Vitalik Buterin, co-founder of Ethereum, has proposed a new limit on the total amount of transaction data in a block to reduce the overall transaction gas cost on the ETH network.

Buterin’s participation in the Ethereum Magicians forum, EIP-4488, underscores concerns about high transaction fees in tier-1 blockchains for consolidation and a significant time to implement and publish data sharing:

“It is therefore a good idea to find a short-term solution to further reduce deployment costs and motivate the entire ecosystem to move toward deployment-focused Ethereum.”
While the entrepreneur has presented an alternative where gas price standards can be reduced without further reduction of block size, he anticipates a safety problem when the cost of Calldata gas is reduced from 16 to 3:

“[This] will increase the maximum block size to 10MB and push the Ethereum p2p network layer toward unprecedented load levels and the risk of network disruption.”

Buterin has come up with a cost-reduction-maximization proposal aimed at the goal of reducing pending load levels and the risk of harming network integrity, and believes that “1.5 megabytes will be sufficient while avoiding most security risks.” Regarding the advice to the Ethereum community, he wrote:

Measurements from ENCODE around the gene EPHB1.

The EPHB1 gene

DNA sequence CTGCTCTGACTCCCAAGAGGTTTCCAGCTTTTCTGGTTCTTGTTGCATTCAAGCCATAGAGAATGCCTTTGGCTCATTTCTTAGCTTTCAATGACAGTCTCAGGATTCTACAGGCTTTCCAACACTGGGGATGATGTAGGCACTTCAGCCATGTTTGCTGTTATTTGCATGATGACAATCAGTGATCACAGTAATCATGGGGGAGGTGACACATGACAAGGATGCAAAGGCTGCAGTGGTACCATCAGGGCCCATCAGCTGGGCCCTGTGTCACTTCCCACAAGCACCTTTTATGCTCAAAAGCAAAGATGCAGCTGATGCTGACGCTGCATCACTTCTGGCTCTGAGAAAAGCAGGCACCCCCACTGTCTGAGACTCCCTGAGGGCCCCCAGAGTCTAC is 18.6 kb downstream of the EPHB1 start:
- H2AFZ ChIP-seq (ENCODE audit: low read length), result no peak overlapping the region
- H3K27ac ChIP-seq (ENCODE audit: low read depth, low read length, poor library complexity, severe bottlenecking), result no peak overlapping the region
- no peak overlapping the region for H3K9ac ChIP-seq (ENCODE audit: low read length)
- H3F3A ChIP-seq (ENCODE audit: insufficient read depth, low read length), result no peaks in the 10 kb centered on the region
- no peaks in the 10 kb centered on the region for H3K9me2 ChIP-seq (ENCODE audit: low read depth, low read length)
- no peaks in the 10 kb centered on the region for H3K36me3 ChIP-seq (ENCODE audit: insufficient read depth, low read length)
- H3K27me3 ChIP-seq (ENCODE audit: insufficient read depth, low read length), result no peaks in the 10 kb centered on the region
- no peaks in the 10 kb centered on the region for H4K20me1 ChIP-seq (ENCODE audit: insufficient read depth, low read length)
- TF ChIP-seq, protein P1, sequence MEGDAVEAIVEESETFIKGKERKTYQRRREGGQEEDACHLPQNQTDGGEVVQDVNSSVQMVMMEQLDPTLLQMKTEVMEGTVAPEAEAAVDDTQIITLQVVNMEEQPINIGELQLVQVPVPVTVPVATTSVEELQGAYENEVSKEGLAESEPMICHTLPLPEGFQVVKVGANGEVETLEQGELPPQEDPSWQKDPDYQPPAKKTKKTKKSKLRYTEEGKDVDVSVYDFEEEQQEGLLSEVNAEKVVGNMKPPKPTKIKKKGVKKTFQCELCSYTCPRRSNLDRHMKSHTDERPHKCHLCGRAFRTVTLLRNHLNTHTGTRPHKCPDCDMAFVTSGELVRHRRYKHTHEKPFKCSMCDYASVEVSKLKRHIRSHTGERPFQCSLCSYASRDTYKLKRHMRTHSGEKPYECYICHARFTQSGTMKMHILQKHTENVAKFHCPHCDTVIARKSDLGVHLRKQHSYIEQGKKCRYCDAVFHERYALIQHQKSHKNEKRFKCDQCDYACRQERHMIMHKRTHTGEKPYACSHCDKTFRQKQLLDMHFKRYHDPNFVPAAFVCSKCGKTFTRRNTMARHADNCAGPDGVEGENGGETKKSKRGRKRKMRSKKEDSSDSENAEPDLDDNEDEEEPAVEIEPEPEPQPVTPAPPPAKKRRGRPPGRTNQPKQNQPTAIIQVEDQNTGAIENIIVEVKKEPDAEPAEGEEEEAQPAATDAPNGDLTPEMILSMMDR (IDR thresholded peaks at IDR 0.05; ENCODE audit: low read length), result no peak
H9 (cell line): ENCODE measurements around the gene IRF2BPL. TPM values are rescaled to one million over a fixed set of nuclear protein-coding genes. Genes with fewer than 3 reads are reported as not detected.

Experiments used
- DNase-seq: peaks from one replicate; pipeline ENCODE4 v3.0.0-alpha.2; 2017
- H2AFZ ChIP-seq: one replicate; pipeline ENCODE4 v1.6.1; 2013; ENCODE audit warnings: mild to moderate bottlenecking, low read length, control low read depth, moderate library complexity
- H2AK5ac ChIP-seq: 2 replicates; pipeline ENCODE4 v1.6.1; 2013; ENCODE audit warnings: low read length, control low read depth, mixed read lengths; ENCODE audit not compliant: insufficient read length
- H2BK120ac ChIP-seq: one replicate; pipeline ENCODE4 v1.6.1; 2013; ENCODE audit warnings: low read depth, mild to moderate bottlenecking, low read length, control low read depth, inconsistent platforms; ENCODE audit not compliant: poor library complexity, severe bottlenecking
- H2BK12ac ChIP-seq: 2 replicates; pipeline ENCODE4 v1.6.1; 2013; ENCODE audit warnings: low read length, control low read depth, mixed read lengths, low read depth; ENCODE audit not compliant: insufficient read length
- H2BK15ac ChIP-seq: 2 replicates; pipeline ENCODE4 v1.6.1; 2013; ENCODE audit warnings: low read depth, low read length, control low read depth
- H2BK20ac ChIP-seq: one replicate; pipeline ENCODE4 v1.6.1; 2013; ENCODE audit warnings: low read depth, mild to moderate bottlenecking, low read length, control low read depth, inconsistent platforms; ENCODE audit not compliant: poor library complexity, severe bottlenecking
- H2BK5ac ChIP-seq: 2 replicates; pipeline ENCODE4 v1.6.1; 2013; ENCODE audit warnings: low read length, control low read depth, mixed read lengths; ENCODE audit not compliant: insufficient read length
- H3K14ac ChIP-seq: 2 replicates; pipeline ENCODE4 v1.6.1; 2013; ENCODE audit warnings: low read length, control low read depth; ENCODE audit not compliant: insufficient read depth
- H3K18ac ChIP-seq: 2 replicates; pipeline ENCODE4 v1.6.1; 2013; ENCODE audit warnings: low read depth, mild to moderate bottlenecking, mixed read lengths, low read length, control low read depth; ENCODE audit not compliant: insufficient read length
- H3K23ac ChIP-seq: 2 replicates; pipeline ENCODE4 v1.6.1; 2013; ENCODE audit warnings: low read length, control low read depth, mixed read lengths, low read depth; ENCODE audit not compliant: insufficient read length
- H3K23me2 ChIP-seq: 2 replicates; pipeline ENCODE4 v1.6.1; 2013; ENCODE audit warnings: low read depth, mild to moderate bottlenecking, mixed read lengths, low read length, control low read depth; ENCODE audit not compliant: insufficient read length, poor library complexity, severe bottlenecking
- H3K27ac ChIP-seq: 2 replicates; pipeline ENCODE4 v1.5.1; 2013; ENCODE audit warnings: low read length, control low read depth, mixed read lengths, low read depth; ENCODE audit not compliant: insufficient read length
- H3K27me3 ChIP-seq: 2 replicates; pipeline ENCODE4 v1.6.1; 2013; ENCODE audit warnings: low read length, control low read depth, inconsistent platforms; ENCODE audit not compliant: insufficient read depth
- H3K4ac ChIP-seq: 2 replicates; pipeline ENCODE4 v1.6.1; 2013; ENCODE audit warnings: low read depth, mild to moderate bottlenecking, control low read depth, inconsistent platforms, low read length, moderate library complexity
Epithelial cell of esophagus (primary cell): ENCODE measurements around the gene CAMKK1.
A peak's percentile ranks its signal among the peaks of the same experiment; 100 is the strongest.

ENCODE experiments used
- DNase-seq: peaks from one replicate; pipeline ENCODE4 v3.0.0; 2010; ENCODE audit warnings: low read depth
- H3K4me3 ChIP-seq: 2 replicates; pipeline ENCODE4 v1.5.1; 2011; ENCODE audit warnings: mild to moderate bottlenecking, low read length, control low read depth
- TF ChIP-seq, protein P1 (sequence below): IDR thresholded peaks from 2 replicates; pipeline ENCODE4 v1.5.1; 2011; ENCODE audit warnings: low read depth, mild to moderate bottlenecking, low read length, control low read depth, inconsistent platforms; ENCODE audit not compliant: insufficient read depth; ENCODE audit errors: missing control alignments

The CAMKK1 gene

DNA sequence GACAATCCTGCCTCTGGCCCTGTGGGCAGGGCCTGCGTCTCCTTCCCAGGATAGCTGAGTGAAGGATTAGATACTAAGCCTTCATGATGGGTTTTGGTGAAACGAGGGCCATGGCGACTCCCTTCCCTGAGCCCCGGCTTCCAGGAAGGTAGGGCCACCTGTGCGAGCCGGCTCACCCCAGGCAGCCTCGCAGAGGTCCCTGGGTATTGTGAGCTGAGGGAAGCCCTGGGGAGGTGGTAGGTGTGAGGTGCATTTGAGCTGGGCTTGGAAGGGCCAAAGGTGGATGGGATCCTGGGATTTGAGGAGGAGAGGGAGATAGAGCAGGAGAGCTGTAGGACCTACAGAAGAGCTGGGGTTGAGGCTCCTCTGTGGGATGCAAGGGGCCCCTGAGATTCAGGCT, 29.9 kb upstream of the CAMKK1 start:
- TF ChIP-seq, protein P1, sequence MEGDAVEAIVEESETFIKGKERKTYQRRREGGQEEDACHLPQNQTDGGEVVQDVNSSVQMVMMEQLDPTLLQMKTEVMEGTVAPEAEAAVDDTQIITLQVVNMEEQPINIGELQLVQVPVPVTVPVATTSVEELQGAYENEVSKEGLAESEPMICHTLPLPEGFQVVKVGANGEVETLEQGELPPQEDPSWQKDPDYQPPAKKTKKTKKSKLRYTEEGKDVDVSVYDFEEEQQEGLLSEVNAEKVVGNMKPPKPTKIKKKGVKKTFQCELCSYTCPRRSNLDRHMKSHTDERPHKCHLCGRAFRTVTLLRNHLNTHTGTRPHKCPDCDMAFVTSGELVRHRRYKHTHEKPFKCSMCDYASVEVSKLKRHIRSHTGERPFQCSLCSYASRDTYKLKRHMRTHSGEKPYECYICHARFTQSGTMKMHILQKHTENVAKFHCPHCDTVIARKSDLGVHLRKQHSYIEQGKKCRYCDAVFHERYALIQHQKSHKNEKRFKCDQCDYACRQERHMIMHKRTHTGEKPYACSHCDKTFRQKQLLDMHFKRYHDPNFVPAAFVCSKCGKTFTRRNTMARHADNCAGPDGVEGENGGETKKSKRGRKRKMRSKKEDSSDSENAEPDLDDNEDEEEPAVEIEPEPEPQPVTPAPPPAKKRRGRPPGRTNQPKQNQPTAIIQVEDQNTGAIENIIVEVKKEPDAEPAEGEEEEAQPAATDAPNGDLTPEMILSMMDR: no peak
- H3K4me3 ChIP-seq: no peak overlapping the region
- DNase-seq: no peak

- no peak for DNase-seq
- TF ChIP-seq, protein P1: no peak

“It is worth revisiting historical resistance to multidimensional resource constraints as a practical way to simultaneously achieve moderate gains in scalability while maintaining security.”
If accepted, the proposal will require a planned upgrade of the network, which will result in gas compatibility with the Ethereum ecosystem. This update will also mean that miners must comply with a new rule that prevents new transactions from being added to a block when the total volume of call data reaches a maximum. “In the worst case, the theoretical long-term maximum would be ~1,262,861 bytes per 12-second slot, or about 3.0 terabytes per year,” the proposal states.

However, the community is discussing other options such as applying a soft roof. Others have raised concerns about congestion in the sale of non-fungible tokens (NFTs), which may require users to compensate for the lack of gas for execution by paying a higher overall commission.

On the topic: Level 2 DeFi and multi-chain platforms see record entry as Ethereum fees soar.

The increase in gas fees has led to an influx of users from the Ethereum network, bringing down the cost of networks compatible with Ethereum virtual machines.

As Cointelegraph reported on November 4, Etherscan data shows that it can cost up to $50 in Ether (ETH) to approve a token for a transaction via Uniswap’s decentralized finance protocol.

Average gas price for ethereum. Source: Etherscan
In addition, second-level solutions, which were described as protocols that would help solve the payment issue, charged high fees due to network congestion with new users connecting.